Figure 4 shows the dependence of the two quantities that define the EMI: the mean crossover per second versus the mean saccadic amplitude. There is a positive correlation between these two quantities, with () and () for and , respectively.
The fact that the correlation between the two variables composing the EMI (the crossovers and the saccade amplitude) is higher than the correlation of the EMI and the number of courses suggests that the latter adds additional information to characterize the reader’s search strategy.
In this section, we investigated how radiologists categorized along the various search strategy characteristics (EMI and number of courses), differ in basic visual search measures such as the UFOV (mean covered volume) and the trial decision time (mean trial duration). Figure 5 shows the relationship between the liver volume coverage and the mean trial duration. Readers with a high number of courses (eC and EC) tend to cover more volume [at () and at ()] in more time [at () and at ()] than readers with a low number of courses (Ec and ec). No trend was observed in terms of covered volume or trial duration when we look at the readers’ EMI (all -values ).
The covered volume is positively correlated with trial duration for the high contrast (, ) and for the low-contrast signal (, ). As expected, the decrease in signal contrast tends to increase the need to thoroughly search the volume (the coverage; ) and the duration of trials ().
Figure 6 shows the relationship between the localization hit rate and the liver volume coverage. The results show a ceiling effect at the signal contrast and thus the hit rate varies with the number of courses or EMI ( for the number of courses and for EMI). However, the hit rate at signal contrast is significantly higher for readers with higher number of courses (difference in mean hit ; ) than for these with a lower number of courses [Fig. 6(b)]. This was not the case when we categorized the readers on the basis of a high and low EMI (difference in mean ; ).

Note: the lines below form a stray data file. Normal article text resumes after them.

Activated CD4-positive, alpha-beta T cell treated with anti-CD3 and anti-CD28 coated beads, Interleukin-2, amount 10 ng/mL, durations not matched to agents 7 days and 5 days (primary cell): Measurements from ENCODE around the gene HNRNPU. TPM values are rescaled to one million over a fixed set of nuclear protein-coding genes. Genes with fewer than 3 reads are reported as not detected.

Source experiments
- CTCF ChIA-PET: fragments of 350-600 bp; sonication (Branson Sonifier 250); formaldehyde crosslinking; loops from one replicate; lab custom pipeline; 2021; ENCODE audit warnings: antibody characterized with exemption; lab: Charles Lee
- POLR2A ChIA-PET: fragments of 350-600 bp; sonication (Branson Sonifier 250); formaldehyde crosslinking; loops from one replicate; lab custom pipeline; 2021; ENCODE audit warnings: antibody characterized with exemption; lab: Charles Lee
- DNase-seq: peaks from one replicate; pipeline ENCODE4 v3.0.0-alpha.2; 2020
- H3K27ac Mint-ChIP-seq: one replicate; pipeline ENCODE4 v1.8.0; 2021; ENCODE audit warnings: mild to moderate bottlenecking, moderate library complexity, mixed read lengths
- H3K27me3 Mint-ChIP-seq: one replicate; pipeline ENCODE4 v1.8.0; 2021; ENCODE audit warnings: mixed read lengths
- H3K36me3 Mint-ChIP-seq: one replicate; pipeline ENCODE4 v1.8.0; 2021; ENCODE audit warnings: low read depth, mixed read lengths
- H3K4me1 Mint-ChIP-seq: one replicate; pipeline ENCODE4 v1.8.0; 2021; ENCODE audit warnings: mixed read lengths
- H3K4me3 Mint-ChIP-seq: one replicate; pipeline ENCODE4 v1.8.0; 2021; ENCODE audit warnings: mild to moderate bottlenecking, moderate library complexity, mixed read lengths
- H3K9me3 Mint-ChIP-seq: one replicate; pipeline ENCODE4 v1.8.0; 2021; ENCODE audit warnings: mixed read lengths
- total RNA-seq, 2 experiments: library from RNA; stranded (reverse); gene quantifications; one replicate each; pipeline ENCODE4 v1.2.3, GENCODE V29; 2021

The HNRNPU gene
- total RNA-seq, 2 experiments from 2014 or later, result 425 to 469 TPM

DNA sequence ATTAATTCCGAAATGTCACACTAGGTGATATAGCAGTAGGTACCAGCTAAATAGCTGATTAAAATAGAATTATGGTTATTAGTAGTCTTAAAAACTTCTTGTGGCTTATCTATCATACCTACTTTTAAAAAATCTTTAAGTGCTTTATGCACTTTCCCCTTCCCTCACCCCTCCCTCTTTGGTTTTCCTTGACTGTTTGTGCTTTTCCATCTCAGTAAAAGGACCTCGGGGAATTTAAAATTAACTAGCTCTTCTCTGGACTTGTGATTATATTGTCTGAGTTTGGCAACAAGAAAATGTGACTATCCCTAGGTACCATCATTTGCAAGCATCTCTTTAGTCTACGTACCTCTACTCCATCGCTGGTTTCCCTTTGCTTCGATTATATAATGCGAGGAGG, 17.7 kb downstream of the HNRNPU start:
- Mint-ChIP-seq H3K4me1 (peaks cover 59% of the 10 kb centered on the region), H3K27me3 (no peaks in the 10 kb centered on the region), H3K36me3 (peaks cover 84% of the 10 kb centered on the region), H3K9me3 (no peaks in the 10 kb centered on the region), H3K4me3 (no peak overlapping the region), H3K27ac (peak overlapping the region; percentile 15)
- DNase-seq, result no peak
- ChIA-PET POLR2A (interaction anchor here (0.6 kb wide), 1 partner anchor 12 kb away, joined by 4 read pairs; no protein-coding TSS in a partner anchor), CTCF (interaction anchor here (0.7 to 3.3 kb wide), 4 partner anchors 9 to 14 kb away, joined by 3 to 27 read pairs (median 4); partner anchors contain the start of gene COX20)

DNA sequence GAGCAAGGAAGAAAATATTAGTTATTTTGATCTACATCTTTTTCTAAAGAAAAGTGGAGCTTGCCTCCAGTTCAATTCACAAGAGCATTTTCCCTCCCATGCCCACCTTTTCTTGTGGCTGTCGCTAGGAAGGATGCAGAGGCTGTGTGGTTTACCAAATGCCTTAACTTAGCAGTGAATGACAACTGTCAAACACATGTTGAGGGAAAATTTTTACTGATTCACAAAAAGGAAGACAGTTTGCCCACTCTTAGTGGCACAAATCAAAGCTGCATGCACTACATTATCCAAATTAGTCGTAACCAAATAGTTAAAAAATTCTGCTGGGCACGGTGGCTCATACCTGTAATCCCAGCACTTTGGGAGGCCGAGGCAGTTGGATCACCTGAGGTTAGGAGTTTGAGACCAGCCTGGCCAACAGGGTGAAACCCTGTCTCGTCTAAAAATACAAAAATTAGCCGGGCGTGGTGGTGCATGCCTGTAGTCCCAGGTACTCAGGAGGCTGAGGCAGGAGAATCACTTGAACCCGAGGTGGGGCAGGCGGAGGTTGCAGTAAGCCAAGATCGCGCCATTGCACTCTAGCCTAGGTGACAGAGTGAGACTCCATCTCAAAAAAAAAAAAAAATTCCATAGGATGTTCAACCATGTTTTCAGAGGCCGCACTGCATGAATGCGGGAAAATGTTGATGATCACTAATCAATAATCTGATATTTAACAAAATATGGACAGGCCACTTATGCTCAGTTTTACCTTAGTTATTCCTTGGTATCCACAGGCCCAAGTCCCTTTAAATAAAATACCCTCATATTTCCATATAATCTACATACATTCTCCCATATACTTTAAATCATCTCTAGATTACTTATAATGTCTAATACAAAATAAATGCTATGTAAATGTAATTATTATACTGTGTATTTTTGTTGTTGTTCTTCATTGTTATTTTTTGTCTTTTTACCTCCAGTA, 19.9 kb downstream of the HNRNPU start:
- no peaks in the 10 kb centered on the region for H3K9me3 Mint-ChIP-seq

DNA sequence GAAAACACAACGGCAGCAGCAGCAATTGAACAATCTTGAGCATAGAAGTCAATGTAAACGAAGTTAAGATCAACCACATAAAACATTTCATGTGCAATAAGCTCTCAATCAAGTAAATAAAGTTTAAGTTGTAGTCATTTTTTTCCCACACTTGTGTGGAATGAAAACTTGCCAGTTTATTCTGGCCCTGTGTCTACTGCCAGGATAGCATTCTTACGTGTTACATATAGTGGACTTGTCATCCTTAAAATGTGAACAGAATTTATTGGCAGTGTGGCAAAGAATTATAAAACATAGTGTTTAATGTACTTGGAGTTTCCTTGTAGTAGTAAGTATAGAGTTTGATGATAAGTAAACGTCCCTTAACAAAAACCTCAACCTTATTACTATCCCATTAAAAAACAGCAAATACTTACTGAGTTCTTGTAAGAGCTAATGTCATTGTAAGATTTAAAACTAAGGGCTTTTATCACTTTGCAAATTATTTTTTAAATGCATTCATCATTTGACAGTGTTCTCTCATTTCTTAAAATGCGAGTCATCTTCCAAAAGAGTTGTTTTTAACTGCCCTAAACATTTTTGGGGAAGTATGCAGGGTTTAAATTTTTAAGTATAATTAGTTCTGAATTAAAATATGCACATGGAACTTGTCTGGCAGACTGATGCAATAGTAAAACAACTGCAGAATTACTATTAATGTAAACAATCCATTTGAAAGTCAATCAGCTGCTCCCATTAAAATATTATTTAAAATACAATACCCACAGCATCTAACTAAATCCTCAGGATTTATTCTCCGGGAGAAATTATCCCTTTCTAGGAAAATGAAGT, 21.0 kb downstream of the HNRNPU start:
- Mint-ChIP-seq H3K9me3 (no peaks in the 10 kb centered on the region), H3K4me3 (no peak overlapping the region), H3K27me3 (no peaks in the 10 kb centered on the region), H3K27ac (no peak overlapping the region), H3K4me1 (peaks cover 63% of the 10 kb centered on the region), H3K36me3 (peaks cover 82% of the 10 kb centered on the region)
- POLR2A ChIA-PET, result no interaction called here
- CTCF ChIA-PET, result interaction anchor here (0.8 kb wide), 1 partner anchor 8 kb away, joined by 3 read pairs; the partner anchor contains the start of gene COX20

Figure 7 shows the search error rate (missed lesion that were not fixated) versus the trial duration. As expected, the contrast images [Fig. 7(a)] led to shorter observation times and significantly lower search errors than [Fig. 7(b)] for all groups. For the signal contrast, readers with a high number of courses (eC and EC) tended to have longer trial durations [; ; CI95% (100,131) compared to CI95% (64,91)] and lower search error rates [, ; CI95% (0.06,0.12) compared to CI95% (0.16,0.21)] than readers with a low number of courses (Ec and EC). However, a change of EMI did not result in a significant difference neither for trial durations [; ; CI95% (78,125) for low e; CI95% (78,104) for E] nor for search error rates [; ; CI95% (0.08,0.18) for low e; CI95% (0.12,0.19) for E].
Figure 8 shows the perceptual error rate (missed lesions that were fixated) versus the trial duration. The results show that the contrast images led to significantly fewer errors than contrast images (). The perceptual error rate was not dependent on the number of courses ( ; for and , for ) or the EMI (, for -50 HU and , for ).
Effect of Signal Contrast on Search Strategy
To highlight the effect of a lower signal contrast on the search strategy, we estimated the difference in EMI and the mean number of courses when the signal contrast changed from to . To understand the EMI variation, we also estimated the variation () of its two components when the contrast was decreased: the saccadic amplitude and crossover per second. Figure 9(a) shows versus . Figure 9(b) shows per second versus amplitude for each reader, where is the difference of the considered parameter from to . For all readers, is positive, whereas for most readers, is negative. This means that when the task becomes more difficult, the EMI tends to decrease and the number of courses to increase. In other words, as the signal contrast lowers, the readers tend to drill more. The fact that amplitude and per second tend to be negative means that both parameters contribute to the decrease of EMI with decreasing signal contrast.
There is a history of studies investigating how signal contrast and variability in signal shape and size influences visual detection of signal in white noise10,17,18 and structured anatomical backgrounds.11,12,19–21 There is also a long history of studies exploring the types of errors during search with medical images.8,14–16,22–25 Yet most of those studies are restricted to 2-D images.